today has ably positioned himself to be the only star in the

political constellation and could thus well be around for the

next eight years or more.


6. (C) That is, unless he stumbles. Analysts have been

predicting another debt-driven economic crisis since the day

he put his rural lending scheme into effect and everyone

upcountry suddenly had a cell phone and a pickup truck. Or

the south could erupt (see below). Or, simply, the Thai

people could exercise their penchant to tire of the same old

thing and go for the next new thing. For the moment,

however, there is no other thing than the Thaksin thing.




7. (C) Except maybe the King. In the age of Thaksin, the

King has on several occasions made public his differences

with Thaksin,s style and more importantly, his philosophy.

As respected former Prime Minister Anand Panyarachun puts it,

Thaksinomics teaches that it is OK to be greedy and that

money fixes everything. The King\’s idea is somewhat

different and has been neatly summarized in a short pamphlet

called, \”What is Sufficiency, Economy?8 This pamphlet

draws on royal utterances over the past 25 years and

essentially calls for a rural-based model of sustainable

development. Of late, the pamphlet is being flogged by Privy

Councillors, the head of the Crown Property Bureau, and

noteworthy columnists as the antidote to Thaksinomics.


8. (C) In addition, Bangkok observers have been aghast at

what they perceive as Thaksin,s unwillingness to be

appropriately obeisant to His Majesty. In the recent

campaign, they claim, he swanned about upcountry as though he

were the sovereign of the country. He is visibly impatient

with the many royal ceremonies he has to sit through where he

is not the center of attention. In this year\’s Mahidol

Awards, he fussed and fretted in his seat while the King

spoke softly to the American and German doctors who were

being honored.


9. (C) But the King will not be around forever, and Thaksin

long ago invested in Crown Prince futures. Nevertheless, the

debate over Thailand\’s direction has been joined, with the

outcome still in question.




10. (C) Thaksin is very rich. According to Forbes, after

distributing some of his assets to his children, the PM is

the third richest man in Thailand (after Charoen

Sirivadhanabhakdi, Chairman, TCC Group, who owns Chang beer

and has extensive real estate and hotel holdings, and Chalieo

Yuwittaya, who produces and sells the \”Red Bull\” energy

drink). Does Thaksin really need to make more money? Or do

people just unfairly and lazily ascribe every thing he does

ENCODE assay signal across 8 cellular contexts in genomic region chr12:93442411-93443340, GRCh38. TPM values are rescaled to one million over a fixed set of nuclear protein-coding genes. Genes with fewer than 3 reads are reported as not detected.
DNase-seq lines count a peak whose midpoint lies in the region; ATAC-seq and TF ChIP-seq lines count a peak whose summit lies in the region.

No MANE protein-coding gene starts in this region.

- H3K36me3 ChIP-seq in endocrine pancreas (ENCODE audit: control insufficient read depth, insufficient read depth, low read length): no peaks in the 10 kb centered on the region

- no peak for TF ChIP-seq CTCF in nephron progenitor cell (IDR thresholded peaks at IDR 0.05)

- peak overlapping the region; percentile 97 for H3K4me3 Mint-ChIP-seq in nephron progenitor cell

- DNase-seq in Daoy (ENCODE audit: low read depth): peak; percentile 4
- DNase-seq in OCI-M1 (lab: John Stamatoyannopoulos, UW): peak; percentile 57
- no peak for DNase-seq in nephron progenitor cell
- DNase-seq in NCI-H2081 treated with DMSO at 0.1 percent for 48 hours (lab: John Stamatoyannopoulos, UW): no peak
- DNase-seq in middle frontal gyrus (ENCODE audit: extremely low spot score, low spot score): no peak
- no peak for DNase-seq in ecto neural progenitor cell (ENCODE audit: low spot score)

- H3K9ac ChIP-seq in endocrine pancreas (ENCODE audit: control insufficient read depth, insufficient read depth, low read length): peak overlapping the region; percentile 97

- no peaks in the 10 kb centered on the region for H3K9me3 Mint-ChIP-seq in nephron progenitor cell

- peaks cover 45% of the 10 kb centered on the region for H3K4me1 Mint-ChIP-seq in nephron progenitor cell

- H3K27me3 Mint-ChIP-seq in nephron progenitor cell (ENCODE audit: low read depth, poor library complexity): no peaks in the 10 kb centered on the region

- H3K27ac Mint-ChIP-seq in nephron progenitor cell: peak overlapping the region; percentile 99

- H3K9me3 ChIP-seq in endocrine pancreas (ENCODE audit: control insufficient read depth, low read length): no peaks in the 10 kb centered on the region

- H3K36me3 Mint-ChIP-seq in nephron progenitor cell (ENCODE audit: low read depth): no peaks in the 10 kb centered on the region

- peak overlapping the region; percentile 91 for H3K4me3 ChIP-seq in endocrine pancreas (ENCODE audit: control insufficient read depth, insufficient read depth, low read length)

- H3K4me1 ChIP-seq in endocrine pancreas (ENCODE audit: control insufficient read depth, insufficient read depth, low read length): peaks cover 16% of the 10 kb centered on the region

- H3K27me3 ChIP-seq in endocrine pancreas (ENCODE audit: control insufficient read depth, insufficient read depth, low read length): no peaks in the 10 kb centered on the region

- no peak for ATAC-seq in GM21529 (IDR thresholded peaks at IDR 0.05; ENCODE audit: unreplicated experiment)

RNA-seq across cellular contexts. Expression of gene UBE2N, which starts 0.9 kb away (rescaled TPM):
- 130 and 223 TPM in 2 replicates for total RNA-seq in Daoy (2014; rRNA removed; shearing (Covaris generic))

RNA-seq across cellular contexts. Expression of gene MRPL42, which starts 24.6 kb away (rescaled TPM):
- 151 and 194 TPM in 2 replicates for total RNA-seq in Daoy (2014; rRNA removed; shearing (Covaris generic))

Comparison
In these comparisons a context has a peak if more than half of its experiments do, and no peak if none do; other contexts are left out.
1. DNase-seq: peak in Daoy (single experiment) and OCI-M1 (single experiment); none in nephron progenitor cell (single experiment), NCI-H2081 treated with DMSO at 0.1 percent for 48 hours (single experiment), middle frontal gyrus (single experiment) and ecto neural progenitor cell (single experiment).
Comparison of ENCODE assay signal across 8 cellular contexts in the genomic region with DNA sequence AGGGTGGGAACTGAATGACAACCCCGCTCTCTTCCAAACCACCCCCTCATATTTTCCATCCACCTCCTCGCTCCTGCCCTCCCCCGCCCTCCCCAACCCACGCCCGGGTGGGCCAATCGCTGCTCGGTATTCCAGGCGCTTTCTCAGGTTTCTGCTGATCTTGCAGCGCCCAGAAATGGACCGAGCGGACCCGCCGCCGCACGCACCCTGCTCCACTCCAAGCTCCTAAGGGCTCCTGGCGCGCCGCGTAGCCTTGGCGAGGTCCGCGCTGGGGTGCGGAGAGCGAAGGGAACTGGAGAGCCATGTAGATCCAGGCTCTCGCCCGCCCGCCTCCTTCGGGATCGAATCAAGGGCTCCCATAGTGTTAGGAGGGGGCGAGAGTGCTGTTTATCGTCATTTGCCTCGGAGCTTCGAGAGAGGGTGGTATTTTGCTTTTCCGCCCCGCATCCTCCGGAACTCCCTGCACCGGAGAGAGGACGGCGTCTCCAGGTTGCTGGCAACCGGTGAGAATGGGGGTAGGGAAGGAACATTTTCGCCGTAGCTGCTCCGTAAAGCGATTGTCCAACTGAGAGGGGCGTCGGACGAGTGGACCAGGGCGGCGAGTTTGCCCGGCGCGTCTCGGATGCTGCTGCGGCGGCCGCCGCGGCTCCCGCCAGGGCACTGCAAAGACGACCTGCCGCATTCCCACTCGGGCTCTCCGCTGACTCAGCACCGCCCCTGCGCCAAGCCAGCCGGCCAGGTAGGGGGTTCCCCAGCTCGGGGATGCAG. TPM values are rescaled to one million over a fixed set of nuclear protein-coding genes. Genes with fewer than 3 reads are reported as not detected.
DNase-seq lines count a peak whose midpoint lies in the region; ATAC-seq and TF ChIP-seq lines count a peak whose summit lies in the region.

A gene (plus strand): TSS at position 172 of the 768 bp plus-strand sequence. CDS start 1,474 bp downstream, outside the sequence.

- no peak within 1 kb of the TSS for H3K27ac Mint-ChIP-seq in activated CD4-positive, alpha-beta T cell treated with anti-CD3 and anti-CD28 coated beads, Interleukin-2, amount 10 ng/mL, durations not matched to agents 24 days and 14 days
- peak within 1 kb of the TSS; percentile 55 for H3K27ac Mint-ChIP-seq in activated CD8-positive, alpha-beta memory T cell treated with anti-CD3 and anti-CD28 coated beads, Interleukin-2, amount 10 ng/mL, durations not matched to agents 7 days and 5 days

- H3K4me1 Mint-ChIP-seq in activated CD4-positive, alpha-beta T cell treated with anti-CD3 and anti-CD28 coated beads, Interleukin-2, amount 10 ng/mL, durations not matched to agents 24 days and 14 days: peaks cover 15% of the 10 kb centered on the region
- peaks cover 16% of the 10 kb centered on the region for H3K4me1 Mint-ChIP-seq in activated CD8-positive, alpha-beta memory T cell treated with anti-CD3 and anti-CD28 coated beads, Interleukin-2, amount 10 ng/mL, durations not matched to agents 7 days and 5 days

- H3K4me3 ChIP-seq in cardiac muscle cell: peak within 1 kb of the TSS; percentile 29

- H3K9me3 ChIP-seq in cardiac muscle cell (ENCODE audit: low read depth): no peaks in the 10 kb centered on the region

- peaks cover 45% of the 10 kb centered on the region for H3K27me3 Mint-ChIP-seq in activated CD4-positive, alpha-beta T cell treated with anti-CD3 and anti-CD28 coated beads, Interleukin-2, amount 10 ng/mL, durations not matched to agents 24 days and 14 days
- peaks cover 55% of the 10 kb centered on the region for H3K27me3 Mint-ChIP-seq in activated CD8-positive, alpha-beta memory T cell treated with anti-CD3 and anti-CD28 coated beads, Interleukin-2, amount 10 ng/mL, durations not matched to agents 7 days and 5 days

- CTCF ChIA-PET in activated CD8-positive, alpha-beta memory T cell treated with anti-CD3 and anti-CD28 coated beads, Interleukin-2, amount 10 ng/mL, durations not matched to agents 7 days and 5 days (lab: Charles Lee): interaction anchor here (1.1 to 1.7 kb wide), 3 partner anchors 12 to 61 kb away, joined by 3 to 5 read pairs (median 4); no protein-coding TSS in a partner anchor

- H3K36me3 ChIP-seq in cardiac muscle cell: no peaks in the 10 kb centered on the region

to an ulterior profit-making motive? Every indicator seems

to suggest the adage that power corrupts and absolute power

corrupts absolutely. Thaksin, his family and his business

and political allies have made immense profits in the past

four years and seem on track to continue doing so. Is it

something in the entrepreneur\’s gene pool that cannot switch

off the quest for more, better, greater, now, now, now?

There are nuances to understand, but in all aspects of public

life (Burma policy and the current follow-on jet fighter

acquisition deal come to mind), a good case can be made that

business or political considerations are uber alles.


11. (C) Recall that Thaksin was driven out of the Foreign

Ministerial portfolio in 1994 because he refused to make

public his assets. Recall that he entered his Prime Ministry

in 2001 under a cloud when he finally grudgingly gave up

control of his wealth -) and even then only to his wife,

children and, in one memorable instance, his servants. In

any event, if corruption has indeed reached historic

proportions, as many claim, the people seem willing to

tolerate it as long as the rising tide lifts all boats.




12. (C) If business considerations are indeed primus inter

pares, shouldn\’t that bode well for our FTA negotiations?

The answer is a guarded yes — Thaksin has made it clear this

is his initiative and that he understands a U.S. FTA will

have to be comprehensive. This will be our single most

important weapon, to be deployed when the bureaucrats and

single-issue players create stumbling blocks. But that

assumes we will be able to get his attention. As long as his

laser beam is focused on an issue, he dominates that issue.

But the minute the beam moves on to another area, the carpet

mice run back out. And in the Free Trade area in general,

the current feeling in many pivotal sectors like financial

services, indeed, in the country as a whole, is that FTAs are

not in Thailand\’s interest.


13. (C) When Thaksin is not engaged in the process -) and

that will be most of the time -) his two most senior

economic aides and loyalists, Pansak Vinyaratn and Somkid

Jatusipitak, will call the shots. Pansak seems to understand

his boss\’s desires, and while he can always be counted on to

come up with nutty, flaky ideas, he essentially will be an